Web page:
|Powerful and elegant Regina Giddens|
Although Bette Davis onscreen and Tallulah Bankhead onstage each famously chewed up the scenery with a strong performance, Hellman wrote a letter to Davis stating “I never meant Regina to be a violent woman or a fiery woman….”
According to the Elizabeth Taylor Archives, the playwright enjoyed Ms. Taylor’s more vulnerable performance of Regina in 1981. “I like [Elizabeth Taylor’s] approach. Regina has frequently been played too much as a villainess.”
Director William Wyler wanted Ms. Davis to “exorcize Bankhead‘s ghost from her performance,” and manipulate with warmth and charm. One imagines, then, that it was more than Regina’s brother Oscar (Carl Benton Reid) who said it is “unwise for a good looking woman to frown. How many times have I told you? Softness and a smile do more to the hearts of men.” However, Ms. Davis, as does her character, has her own way, for the most part.
Witnessing the mayhem in the family are the younger generation - the unscrupulous Leo Hubbard (Dan Duryea) and his cousin, the innocent “ray of hope,” Alexandra Giddens (Teresa Wright), who is controlled by her mother.
Regina manages everyone, and by the end, says author Peter McNally, the matriarch “is left with her material possessions only -- a life that will most likely lead to psychosis, similar but different from her sister-in-law Birdie.”
|Birdie pours a drink and is dominant in the frame, but Addie is at the apex of the triangle, suggesting her importance in the group.|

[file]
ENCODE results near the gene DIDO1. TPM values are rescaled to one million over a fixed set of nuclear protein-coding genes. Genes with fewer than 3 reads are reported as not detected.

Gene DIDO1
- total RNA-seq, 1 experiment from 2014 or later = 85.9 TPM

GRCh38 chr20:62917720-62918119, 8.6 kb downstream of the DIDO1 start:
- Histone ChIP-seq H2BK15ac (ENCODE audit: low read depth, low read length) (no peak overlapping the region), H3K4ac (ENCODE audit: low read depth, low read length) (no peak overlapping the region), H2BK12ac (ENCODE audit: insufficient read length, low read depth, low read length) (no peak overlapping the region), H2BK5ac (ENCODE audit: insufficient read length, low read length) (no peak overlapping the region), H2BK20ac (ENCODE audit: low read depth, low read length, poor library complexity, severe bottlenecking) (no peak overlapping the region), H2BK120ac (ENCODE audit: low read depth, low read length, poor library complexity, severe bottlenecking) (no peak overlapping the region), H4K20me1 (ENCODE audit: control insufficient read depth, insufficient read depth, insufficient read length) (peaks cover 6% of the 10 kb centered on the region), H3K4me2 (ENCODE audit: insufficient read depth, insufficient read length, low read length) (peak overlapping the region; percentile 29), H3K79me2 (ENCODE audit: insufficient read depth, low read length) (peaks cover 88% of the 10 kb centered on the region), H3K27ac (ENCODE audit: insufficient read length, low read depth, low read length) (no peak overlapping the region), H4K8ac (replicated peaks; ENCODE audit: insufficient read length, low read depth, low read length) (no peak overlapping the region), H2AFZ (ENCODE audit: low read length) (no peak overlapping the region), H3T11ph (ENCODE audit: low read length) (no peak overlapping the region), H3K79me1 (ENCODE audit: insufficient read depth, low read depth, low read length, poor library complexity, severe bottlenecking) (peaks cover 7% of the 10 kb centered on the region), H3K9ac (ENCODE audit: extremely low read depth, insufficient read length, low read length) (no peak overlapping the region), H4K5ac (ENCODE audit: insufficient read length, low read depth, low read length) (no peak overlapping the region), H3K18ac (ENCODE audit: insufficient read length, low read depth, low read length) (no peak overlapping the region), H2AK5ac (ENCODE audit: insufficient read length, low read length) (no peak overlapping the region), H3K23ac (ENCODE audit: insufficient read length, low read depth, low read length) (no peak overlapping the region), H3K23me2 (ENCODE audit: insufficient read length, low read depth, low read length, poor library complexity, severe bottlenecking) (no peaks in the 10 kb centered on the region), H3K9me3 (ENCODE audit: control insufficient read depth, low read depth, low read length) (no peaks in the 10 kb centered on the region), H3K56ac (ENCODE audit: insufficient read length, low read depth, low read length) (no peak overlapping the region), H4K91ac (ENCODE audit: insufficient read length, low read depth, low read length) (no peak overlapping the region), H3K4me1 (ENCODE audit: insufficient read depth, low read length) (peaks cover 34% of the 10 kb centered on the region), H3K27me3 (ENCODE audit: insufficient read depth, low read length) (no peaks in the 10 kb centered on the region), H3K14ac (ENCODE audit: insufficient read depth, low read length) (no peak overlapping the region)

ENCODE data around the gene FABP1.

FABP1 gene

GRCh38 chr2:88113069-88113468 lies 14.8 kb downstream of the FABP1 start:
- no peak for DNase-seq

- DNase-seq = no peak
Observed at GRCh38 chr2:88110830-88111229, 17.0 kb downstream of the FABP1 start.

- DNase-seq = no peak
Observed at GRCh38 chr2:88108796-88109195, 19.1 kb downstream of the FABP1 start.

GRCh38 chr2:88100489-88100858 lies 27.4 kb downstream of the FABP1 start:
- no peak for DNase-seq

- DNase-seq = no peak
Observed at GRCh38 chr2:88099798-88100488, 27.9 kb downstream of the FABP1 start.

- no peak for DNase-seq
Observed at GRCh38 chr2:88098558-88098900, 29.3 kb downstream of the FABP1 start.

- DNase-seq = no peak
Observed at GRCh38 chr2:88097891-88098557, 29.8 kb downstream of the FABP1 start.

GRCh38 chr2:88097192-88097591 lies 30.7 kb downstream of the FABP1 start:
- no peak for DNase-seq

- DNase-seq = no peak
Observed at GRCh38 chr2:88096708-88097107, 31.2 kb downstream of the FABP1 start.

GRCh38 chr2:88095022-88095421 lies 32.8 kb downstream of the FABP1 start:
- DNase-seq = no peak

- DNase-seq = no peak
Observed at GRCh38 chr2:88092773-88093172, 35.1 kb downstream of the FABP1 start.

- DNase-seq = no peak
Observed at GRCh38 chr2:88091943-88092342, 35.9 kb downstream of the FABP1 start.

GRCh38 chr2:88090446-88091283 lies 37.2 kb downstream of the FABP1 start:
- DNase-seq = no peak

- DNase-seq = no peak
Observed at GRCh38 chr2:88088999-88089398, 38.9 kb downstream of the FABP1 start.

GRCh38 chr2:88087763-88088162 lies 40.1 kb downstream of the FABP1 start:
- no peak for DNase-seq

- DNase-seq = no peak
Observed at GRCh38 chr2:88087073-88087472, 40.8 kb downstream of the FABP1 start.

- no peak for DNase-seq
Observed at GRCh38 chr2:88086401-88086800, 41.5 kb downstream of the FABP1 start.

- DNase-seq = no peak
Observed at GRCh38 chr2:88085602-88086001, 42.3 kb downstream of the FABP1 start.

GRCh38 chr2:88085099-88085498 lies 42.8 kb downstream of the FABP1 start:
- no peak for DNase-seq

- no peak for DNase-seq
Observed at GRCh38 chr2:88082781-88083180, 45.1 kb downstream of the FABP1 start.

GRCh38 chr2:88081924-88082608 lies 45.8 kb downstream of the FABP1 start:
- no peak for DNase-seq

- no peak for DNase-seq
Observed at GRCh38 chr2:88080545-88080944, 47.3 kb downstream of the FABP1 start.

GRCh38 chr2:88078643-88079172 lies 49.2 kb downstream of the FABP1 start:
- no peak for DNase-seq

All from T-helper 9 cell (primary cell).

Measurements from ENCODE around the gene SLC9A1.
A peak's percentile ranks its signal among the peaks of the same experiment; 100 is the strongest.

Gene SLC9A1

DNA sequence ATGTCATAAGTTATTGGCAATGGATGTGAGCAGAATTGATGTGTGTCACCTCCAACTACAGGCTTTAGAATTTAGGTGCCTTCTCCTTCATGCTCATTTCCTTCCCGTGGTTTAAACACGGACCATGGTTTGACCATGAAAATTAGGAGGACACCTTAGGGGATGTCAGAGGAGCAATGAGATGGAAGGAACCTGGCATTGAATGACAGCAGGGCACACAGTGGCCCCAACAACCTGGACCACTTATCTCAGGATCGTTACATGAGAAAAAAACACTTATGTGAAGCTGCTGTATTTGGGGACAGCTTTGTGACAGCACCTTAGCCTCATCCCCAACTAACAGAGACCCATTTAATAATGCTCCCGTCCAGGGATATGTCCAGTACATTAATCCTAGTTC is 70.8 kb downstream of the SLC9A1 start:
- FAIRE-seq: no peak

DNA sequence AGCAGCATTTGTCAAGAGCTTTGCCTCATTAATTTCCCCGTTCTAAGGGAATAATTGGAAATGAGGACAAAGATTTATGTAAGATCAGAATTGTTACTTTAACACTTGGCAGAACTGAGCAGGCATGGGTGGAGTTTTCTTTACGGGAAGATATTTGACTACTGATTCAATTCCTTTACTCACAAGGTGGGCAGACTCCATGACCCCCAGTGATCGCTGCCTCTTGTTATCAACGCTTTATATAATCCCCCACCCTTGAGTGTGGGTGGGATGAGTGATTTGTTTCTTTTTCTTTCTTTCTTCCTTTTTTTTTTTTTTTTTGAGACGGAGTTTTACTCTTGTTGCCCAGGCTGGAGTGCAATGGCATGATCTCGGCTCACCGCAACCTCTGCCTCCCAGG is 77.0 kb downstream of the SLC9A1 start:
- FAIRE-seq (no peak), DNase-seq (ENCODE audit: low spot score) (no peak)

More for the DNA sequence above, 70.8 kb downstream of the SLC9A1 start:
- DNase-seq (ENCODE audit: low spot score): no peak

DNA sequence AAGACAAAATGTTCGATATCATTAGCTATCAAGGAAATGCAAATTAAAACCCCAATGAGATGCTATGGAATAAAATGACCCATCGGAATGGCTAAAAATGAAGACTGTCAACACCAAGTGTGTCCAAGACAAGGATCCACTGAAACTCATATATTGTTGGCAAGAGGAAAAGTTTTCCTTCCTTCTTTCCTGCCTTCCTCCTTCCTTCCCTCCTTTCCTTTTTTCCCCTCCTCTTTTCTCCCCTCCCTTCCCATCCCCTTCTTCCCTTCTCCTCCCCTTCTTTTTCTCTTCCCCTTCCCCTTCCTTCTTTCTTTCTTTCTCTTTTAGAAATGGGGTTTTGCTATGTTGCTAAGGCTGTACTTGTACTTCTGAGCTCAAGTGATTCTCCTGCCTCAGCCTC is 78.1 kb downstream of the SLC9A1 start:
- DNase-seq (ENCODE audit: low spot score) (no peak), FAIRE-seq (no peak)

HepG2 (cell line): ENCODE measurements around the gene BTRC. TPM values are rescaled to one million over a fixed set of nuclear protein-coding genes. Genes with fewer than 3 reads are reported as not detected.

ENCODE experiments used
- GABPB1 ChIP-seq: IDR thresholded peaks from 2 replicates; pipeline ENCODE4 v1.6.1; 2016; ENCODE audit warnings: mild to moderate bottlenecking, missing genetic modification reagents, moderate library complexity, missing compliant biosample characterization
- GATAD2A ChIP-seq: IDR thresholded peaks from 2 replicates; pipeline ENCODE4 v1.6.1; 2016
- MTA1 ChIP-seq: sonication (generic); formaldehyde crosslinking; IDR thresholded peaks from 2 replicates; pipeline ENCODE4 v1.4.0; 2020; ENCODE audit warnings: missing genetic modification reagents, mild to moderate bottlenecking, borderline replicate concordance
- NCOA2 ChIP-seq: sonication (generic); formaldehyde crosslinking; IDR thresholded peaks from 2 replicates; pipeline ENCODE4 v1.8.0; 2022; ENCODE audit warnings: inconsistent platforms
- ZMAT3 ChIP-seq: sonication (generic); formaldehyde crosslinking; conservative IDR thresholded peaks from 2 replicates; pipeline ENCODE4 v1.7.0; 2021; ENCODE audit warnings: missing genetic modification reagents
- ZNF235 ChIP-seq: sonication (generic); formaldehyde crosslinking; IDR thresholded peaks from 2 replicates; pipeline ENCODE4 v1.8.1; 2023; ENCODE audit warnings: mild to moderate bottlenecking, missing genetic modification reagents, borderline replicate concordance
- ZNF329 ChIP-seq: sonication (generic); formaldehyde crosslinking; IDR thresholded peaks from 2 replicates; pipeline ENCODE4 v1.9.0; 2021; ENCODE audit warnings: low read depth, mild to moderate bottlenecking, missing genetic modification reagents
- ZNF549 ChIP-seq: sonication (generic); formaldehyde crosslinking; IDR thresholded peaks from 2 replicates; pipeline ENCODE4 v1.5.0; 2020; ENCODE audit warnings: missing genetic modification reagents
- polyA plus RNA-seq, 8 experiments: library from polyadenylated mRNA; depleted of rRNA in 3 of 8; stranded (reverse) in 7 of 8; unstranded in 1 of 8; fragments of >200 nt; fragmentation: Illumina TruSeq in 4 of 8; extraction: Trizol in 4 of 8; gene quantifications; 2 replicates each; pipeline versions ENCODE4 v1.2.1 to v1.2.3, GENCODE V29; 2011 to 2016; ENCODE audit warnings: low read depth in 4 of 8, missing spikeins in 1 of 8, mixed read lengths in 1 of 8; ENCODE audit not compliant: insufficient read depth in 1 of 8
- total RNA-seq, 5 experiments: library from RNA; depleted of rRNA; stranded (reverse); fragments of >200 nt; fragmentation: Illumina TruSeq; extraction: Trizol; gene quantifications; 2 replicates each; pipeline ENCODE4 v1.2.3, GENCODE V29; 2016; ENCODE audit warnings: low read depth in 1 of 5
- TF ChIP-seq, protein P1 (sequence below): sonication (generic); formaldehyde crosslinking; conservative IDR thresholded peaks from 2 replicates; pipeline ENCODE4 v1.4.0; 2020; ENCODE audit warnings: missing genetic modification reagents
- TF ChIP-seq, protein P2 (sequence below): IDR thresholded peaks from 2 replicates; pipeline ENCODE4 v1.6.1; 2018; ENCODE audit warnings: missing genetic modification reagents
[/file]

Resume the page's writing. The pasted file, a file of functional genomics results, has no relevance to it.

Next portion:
At an impromptu tea party that Addie throws for the “good” people in the family while the malevolent ones are away, Birdie dominates the frame and the conversation, similar to Regina’s actions in an earlier dinner scene. The servant sits in much the same position as Birdie does when Regina is in the room - in the shadows, not fully part of the group. We are not given any information about Addie’s past, we are only allowed to see her as one who embraces the thankless task of salving the emotional wounds of the Hubbard-Giddens family despite her own subjugation.
Bringing youthful romance and “a few much-needed moments of levity in the film,” is David Hewitt (Richard Carlson), town reporter and friend to Alexandra. The two young friends are adorable, and an hilarious scene unfolds when he escorts Zan to the train without trousers.
|Battling for Alexandra|
Hellman, who also penned the screenplay, Wyler and cinematographer Gregg Toland seamlessly open up the stage bound plot and add visual depth to the underpinnings of the one-set play.
The author praised the finished product, saying "most of The Little Foxes, a good fifty percent, is done better in the picture than it ever was in the play.”
Indeed, two of my favorite visual treats would not have been performed onstage. When David, our moral conscience, the Jiminy Cricket of the film, notices the Hubbard men on their way to work, he mocks them from inside his house. The film helps David belittle them by placing him in the foreground and the crooks almost Lilliputian in the background, framed by a window. It‘s as though they are little puppets on a stage, David‘s own personal entertainment.
Another visual delight occurs when Leo steals from Horace’s bank. We see only a few seconds of the nervous young man’s reflection by gaslight as he walks past the brass plaque bearing his uncle’s name on the side of the building. An efficient piece of visual storytelling.
Nominated for eight Academy Awards, Little Foxes holds up well, and will continue to be a subject of discussion for theatergoers and cinemaphiles for some time.